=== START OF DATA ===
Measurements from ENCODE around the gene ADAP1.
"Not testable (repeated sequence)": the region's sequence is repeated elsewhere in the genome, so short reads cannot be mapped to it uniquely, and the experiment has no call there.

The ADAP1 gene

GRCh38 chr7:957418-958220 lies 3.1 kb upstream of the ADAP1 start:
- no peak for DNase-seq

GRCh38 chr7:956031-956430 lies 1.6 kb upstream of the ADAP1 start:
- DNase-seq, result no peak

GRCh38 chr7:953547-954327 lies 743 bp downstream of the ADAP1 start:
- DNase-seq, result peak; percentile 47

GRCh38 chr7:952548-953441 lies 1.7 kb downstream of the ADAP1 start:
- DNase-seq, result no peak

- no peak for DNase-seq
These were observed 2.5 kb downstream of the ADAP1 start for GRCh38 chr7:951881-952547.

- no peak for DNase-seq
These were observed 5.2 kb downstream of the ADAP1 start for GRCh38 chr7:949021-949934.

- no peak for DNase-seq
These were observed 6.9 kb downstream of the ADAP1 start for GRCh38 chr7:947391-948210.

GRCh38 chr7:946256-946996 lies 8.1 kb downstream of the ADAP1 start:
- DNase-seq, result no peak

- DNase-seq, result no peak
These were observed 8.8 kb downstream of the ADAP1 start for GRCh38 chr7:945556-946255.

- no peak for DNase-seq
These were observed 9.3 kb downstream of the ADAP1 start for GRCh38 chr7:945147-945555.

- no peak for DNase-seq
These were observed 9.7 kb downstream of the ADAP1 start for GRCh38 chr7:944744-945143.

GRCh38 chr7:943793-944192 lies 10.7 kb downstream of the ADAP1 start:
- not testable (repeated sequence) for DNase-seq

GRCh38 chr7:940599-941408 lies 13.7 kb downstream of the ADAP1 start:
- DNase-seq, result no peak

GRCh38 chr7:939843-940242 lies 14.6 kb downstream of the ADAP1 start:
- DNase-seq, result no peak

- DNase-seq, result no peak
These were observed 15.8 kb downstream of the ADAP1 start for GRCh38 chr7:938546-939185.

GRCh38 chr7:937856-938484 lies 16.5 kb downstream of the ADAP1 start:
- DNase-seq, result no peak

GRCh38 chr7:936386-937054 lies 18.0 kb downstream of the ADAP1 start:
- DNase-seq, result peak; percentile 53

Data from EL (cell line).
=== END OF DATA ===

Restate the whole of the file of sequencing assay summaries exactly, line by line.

Measurements from ENCODE around the gene ADAP1.
"Not testable (repeated sequence)": the region's sequence is repeated elsewhere in the genome, so short reads cannot be mapped to it uniquely, and the experiment has no call there.

The ADAP1 gene

GRCh38 chr7:957418-958220 lies 3.1 kb upstream of the ADAP1 start:
- no peak for DNase-seq

GRCh38 chr7:956031-956430 lies 1.6 kb upstream of the ADAP1 start:
- DNase-seq, result no peak

GRCh38 chr7:953547-954327 lies 743 bp downstream of the ADAP1 start:
- DNase-seq, result peak; percentile 47

GRCh38 chr7:952548-953441 lies 1.7 kb downstream of the ADAP1 start:
- DNase-seq, result no peak

- no peak for DNase-seq
These were observed 2.5 kb downstream of the ADAP1 start for GRCh38 chr7:951881-952547.

- no peak for DNase-seq
These were observed 5.2 kb downstream of the ADAP1 start for GRCh38 chr7:949021-949934.

- no peak for DNase-seq
These were observed 6.9 kb downstream of the ADAP1 start for GRCh38 chr7:947391-948210.

GRCh38 chr7:946256-946996 lies 8.1 kb downstream of the ADAP1 start:
- DNase-seq, result no peak

- DNase-seq, result no peak
These were observed 8.8 kb downstream of the ADAP1 start for GRCh38 chr7:945556-946255.

- no peak for DNase-seq
These were observed 9.3 kb downstream of the ADAP1 start for GRCh38 chr7:945147-945555.

- no peak for DNase-seq
These were observed 9.7 kb downstream of the ADAP1 start for GRCh38 chr7:944744-945143.

GRCh38 chr7:943793-944192 lies 10.7 kb downstream of the ADAP1 start:
- not testable (repeated sequence) for DNase-seq

GRCh38 chr7:940599-941408 lies 13.7 kb downstream of the ADAP1 start:
- DNase-seq, result no peak

GRCh38 chr7:939843-940242 lies 14.6 kb downstream of the ADAP1 start:
- DNase-seq, result no peak

- DNase-seq, result no peak
These were observed 15.8 kb downstream of the ADAP1 start for GRCh38 chr7:938546-939185.

GRCh38 chr7:937856-938484 lies 16.5 kb downstream of the ADAP1 start:
- DNase-seq, result no peak

GRCh38 chr7:936386-937054 lies 18.0 kb downstream of the ADAP1 start:
- DNase-seq, result peak; percentile 53

Data from EL (cell line).